Lead shot in the ground can form lead carbonate, especially in acidic soil. This is water soluble and in high doses could cause some problems.

    Pat Ireland
     
  5. Brian in Oregon

    Brian in Oregon Well-Known Member

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    A friend of mine who did a lot of bullets casting over several decades - and I mean a lot - in a converted bedroom got tested for lead. The results were no more than the average person. As long as you're washing before eating food after eating lead, not smoking around lead (for some reason the lead dust attaches itself to smoke particles), have reasonable ventilation, aren't heating the lead up too high, and aren't breathing in dust from the oxides that form on old lead, then your exposure is minimal. The worst lead contamination comes not from casting but from shooting guns in confined areas. Like indoor ranges. And the lead is not so much from the bullets (though bullet splash can be an issue) but from the primers. This is where good ventilation is a must. The powder residue on the guns, especially revolvers, contains a lot of this lead residue from primers. Again, you must make sure your hands get washed before handling food.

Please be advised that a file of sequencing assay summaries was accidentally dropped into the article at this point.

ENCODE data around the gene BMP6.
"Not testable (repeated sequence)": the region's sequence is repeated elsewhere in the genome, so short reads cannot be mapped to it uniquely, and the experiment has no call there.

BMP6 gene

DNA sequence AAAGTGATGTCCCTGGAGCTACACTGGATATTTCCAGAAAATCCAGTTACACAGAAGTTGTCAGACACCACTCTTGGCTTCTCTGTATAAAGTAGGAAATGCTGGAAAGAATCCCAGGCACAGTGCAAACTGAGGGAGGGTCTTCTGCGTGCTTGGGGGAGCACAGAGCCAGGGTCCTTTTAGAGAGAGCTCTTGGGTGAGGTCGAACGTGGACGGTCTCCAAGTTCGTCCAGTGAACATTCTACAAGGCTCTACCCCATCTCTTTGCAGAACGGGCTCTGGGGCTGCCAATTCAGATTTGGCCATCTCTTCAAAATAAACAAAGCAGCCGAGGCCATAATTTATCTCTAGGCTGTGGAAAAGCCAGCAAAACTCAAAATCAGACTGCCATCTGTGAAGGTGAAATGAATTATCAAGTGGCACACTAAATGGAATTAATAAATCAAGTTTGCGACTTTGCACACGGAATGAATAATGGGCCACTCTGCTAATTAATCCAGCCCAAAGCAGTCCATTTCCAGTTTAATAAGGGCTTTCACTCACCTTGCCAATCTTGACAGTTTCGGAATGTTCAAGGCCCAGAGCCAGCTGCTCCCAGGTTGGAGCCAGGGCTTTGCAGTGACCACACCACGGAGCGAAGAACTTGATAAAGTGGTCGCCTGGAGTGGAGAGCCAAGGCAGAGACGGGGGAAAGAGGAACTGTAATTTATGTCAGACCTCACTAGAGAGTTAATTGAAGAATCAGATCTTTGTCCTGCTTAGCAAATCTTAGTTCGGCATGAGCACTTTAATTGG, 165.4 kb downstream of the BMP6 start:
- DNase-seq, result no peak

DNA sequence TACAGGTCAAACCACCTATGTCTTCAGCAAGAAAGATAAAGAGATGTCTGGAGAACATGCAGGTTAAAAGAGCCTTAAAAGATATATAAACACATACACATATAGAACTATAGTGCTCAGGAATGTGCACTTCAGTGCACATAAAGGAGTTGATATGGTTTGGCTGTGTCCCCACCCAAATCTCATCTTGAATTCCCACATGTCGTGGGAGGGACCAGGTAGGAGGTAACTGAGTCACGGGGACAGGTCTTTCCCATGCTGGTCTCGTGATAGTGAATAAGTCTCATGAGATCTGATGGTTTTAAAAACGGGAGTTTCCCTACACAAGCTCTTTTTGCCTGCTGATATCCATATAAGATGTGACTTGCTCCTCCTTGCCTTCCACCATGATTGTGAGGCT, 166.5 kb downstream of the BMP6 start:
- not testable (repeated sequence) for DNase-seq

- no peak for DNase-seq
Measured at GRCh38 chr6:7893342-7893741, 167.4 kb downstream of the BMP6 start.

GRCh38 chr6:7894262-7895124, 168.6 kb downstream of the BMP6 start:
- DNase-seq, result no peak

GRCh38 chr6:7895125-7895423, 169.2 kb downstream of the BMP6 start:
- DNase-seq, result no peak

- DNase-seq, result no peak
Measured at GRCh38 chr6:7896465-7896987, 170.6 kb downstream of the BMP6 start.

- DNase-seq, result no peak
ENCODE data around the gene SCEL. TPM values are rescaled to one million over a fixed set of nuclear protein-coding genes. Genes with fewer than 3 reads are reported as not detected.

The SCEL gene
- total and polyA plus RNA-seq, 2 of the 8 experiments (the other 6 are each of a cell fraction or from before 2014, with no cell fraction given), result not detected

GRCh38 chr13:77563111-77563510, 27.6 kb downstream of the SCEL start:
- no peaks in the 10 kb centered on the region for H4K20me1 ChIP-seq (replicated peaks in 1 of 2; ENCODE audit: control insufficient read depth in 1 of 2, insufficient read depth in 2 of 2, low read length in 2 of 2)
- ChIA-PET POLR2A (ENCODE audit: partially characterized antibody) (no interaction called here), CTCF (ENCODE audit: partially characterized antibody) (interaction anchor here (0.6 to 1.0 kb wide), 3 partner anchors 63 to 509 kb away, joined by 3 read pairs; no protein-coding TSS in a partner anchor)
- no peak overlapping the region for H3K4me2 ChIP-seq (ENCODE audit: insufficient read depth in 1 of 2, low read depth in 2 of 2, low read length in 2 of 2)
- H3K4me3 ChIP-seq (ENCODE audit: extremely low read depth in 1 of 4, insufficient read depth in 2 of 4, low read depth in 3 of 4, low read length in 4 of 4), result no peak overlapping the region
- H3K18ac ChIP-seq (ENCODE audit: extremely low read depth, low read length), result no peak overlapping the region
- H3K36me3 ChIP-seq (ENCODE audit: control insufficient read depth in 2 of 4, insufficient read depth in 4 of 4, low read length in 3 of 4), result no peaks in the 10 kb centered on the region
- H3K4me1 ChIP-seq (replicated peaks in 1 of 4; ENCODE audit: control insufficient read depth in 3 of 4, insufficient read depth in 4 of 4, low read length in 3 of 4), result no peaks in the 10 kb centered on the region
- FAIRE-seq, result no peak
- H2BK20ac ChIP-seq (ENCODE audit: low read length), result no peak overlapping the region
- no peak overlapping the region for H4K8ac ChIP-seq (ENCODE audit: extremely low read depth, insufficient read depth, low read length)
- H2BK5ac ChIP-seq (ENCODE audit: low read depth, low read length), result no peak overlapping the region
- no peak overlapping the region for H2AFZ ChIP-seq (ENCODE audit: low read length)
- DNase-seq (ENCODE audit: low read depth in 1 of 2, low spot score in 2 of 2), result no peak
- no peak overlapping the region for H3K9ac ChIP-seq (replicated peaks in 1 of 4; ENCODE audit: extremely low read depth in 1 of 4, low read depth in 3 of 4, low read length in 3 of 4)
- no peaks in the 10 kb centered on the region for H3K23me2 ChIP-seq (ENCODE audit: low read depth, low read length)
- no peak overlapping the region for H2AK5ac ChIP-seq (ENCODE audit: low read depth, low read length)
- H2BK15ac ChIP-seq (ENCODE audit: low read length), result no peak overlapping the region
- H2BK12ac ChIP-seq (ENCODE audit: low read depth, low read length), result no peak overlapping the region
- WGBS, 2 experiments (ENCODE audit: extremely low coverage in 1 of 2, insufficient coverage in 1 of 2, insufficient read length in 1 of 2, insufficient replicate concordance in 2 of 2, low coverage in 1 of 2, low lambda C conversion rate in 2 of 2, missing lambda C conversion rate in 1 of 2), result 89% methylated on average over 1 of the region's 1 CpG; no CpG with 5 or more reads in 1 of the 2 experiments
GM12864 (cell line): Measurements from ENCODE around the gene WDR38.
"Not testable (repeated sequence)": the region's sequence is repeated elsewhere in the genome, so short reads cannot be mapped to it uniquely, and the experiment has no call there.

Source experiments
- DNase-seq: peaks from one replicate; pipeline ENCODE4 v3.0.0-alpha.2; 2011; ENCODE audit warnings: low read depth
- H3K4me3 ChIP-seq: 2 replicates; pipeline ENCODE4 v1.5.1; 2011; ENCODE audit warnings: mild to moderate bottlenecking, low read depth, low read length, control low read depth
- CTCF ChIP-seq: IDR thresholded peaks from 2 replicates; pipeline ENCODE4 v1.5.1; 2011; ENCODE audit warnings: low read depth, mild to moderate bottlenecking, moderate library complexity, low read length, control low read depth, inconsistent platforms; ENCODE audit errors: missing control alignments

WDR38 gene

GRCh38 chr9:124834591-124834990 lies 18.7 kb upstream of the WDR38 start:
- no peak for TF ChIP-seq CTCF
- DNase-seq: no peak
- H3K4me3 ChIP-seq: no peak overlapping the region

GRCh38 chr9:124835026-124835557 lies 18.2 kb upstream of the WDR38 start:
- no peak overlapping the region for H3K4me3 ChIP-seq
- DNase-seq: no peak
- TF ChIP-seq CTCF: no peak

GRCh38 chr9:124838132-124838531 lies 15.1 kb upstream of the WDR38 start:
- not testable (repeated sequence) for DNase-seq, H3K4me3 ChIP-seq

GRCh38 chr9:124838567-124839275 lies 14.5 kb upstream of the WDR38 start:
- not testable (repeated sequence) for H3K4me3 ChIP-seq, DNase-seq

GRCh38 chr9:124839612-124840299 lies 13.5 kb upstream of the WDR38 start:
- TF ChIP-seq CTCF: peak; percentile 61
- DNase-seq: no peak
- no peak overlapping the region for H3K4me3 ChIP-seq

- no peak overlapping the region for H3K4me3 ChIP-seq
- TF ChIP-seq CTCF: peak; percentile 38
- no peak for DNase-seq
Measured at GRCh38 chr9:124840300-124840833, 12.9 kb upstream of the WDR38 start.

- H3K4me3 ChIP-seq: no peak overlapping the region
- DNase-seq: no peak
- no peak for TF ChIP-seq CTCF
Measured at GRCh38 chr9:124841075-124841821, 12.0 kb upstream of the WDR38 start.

6. The Rock

    The Rock Active Member

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    I have loaded close to 50,000 hulls and have come into contact with lead with my hands maybe ten times (couple of accidents and busted bags).I have no reason to handle it or play with it except when the time comes to shoot it.

    Here we go again O great Government protect me from myself. Amen!!!

    Rock

    Jim
     
  7. halfmile

    halfmile Well-Known Member

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    To my knowledge, lead in its natural state causes very little hazard.